But Strom Thurmond was not a segregationist, he was for a time the segregationist. He was the originator of the Southern Manifesto. He was so upset with party leaders on one issue that he broke away from his party and ran for the presidency as a single issue candidate. That single issue? It wasn't the flat tax; it was racial segregation, specifically, "Segregation Forever!" Make no mistake about it.

    <object width="425" height="344"><param name="movie" value="http://www.youtube.com/v/EgH7WgtIU2k&hl=en&fs=1&"></param><param name="allowFullScreen" value="true"></param><param name="allowscriptaccess" value="always"></param><embed src="http://www.youtube.com/v/EgH7WgtIU2k&hl=en&fs=1&" type="application/x-shockwave-flash" allowscriptaccess="always" allowfullscreen="true" width="425" height="344"></embed></object>

    And don't for a second pretend that everybody was doing it, so it was somehow okay. This wasn't the late 1700s. This was 1948! People born when that speech was made aren't even eligible for Medicare. Thurmond fought against the rising, and ultimately triumphant, tide of de-segregation, of racial equality of opportunity.

    Here's Hubert Humphrey, civil rights advocate, from the same time period:

    <object width="425" height="344"><param name="movie" value="http://www.youtube.com/v/8nwIdIUVFm4&hl=en&fs=1&"></param><param name="allowFullScreen" value="true"></param><param name="allowscriptaccess" value="always"></param><embed src="http://www.youtube.com/v/8nwIdIUVFm4&hl=en&fs=1&" type="application/x-shockwave-flash" allowscriptaccess="always" allowfullscreen="true" width="425" height="344"></embed></object>

    Thurmond broke the Democratic Party, and handed the South to Republicans for the next half-century, in a Faustian "Southern Strategy" bargain to stymie the implementation of minority civil rights for as long as possible.

    <object width="434" height="370"><param name="movie" value="http://www.livingroomcandidate.org/flash/player.swf?id=4375"></param><param name="allowFullScreen" value="true"></param><embed src="http://www.livingroomcandidate.org/flash/player.swf?id=4375" type="application/x-shockwave-flash" allowfullscreen="true" width="434" height="370"></embed></object>

    This racism wasn't some mere ideological position. He didn't just nominally support the terrorism and lynchings against blacks in the South; Thurmond also actually fought for his beliefs. From his Washinton Post obituary:
    This is the man who filibustered for 24 straight hours on the Senate floor, in opposition to the Civil Rights Act. He read from the phone book, recited cooking recipes; he was the anti-Jefferson Smith.

    Bull---- he supported the Voting Rights Act. He fought against it, tooth and nail, and watered it down as much as possible before passage. And, after he helped elect him, Thurmond tried to get Nixon to repeal it. Thurmond hired a black staff member? Whoopty-do; he also had (intended) black servants, and likely held them in the same esteem. Thurmond switched sides and offered nominal support to the idea of civil rights beginning only in the late 1970s and 1980s, and voted meaninglessly for the VRA's renewal, only after his house of racist cards had fallen, and when it was politically expedient to do so.

    But let's not pretend he was a changed man.

    Fixed.

    Thurmond in his twenties raped the family maid, either just before or right around the time of her sixteenth birthday. Based on the laws of today, that is statutory rape. Based on the laws (and mores) of the time, and Thurmond's purported values, that's miscegenation.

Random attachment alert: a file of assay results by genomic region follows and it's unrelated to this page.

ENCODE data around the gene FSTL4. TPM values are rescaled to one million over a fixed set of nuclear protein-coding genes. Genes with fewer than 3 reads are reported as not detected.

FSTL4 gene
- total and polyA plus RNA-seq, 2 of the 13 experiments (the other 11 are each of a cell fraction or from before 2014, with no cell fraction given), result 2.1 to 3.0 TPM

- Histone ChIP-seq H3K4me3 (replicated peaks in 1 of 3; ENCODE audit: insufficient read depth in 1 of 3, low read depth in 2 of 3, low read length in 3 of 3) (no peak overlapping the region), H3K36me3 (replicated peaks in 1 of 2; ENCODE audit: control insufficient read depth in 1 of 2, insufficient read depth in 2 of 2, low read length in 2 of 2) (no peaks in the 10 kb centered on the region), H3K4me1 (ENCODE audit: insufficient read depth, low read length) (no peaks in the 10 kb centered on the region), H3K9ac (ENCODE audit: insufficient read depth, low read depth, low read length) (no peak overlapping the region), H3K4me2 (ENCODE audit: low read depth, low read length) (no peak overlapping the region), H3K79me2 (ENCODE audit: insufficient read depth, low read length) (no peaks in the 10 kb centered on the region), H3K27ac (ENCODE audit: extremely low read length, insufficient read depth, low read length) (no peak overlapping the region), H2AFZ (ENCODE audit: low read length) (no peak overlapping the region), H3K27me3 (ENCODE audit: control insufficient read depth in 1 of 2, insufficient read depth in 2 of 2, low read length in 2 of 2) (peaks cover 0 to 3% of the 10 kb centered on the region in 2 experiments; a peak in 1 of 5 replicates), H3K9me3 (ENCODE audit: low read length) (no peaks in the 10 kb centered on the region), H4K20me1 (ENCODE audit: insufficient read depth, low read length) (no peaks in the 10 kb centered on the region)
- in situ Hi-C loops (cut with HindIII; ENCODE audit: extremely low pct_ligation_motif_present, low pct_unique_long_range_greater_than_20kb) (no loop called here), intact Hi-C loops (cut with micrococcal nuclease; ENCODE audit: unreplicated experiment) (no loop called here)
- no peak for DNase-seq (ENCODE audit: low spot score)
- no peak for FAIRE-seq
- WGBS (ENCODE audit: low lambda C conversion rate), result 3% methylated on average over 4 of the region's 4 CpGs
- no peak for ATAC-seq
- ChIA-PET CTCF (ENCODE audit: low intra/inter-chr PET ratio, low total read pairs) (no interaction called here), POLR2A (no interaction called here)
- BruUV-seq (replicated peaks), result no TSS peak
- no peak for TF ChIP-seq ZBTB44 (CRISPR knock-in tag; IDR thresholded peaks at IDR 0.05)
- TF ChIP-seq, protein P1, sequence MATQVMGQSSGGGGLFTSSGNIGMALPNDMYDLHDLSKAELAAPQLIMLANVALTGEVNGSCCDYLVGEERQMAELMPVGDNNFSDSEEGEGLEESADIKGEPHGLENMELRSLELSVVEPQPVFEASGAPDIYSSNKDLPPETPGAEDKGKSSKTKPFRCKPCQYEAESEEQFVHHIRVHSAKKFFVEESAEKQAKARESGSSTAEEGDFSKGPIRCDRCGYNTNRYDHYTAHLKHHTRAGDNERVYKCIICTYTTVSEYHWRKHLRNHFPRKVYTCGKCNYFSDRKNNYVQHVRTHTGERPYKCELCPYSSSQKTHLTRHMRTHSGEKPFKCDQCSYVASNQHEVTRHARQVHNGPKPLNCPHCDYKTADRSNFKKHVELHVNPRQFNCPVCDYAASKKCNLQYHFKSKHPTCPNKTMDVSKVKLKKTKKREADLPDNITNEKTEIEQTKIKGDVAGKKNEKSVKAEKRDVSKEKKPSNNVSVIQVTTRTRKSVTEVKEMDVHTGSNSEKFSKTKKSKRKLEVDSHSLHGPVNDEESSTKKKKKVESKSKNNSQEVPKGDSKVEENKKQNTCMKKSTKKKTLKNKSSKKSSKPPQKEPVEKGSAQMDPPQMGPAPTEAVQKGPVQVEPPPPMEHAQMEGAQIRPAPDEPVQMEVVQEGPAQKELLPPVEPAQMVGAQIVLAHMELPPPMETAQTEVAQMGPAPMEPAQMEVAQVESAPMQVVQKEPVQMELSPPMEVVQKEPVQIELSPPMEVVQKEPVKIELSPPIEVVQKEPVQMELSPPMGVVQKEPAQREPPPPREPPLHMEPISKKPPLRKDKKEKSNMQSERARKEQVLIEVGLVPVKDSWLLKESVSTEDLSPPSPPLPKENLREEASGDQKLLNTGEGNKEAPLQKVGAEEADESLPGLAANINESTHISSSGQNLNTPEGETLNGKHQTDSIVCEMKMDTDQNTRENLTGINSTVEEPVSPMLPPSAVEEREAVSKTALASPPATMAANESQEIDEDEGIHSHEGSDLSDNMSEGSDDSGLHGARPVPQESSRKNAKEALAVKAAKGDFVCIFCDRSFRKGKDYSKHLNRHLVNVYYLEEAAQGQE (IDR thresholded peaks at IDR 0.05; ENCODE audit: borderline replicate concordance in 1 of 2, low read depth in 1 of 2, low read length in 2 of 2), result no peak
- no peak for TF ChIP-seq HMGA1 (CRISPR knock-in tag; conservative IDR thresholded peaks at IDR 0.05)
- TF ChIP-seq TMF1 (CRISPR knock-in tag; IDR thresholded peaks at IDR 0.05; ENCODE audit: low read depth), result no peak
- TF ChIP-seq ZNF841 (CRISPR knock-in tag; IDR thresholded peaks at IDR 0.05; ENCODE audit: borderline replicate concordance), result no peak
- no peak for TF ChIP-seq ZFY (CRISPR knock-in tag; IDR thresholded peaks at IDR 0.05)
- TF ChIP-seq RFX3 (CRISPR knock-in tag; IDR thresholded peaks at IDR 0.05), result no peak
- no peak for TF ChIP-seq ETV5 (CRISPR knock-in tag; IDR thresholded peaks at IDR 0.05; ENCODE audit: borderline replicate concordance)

And before you object, let's consider the definition of rape. She was an employee, and black, and a child, living in the segregated South. Whether Carrie Butler wanted to or not, she had no way of refusing Thurmond's advances.

    And this was twenty years before he ran for the presidency on an explicitly racist party platform. Per Thurmond, not even the force of the US Army would "admit the Nigra [sic] race into our theaters, into our swimming pools, into our homes, and into our churches," yet Thurmond was more than willing to admit his penis into the vagina of the African American maid, then cover it up by moving Butler away and paying his daughter hush money for the rest of his, and her, life.

    If Thurmond truly found religion on the horrible nature of racism and segregation, why did he never publicly acknowledge his love for his daughter, or even her very existence?

    Is the Confederacy a part of history? Of course, absolutely. Is the Confederacy a part of history that should be revered, honored? Absolutely not.

    Would you welcome the sons and daughters of Nazis honoring the battlefield courage of their fathers? Would you encourage the sons of the National Party to honor the clubbing prowess of their fathers under Apartheid? Should the sons and daughters of the Khmer Rouge honor with a place above the family hearth the killing machetes of their forefathers?

    The Confederacy was justly extinguished; it was an abomination of history. Let a thousand such Atlantas burn. Those who lost ancestors who fought for the South should indeed remember them, but in shame, not in honor.

    Horse---- false equivalence. The most fiery sermons of Jeremiah Wright were a response to, not the source of, the racism that pervaded the twentieth century of America. And Strom Thurmond was as responsible for that racism as any man or woman in American history. Trent Lott famously got in trouble for speculating on what a better America we would have had if Thurmond had been elected president. To paraphrase Wright, I say, correctly, "God d--- Strom Thurmond's America! God d--- Trent Lott's America!" And, if he truly stands with his hero, "God d--- Joe Wilson's America!"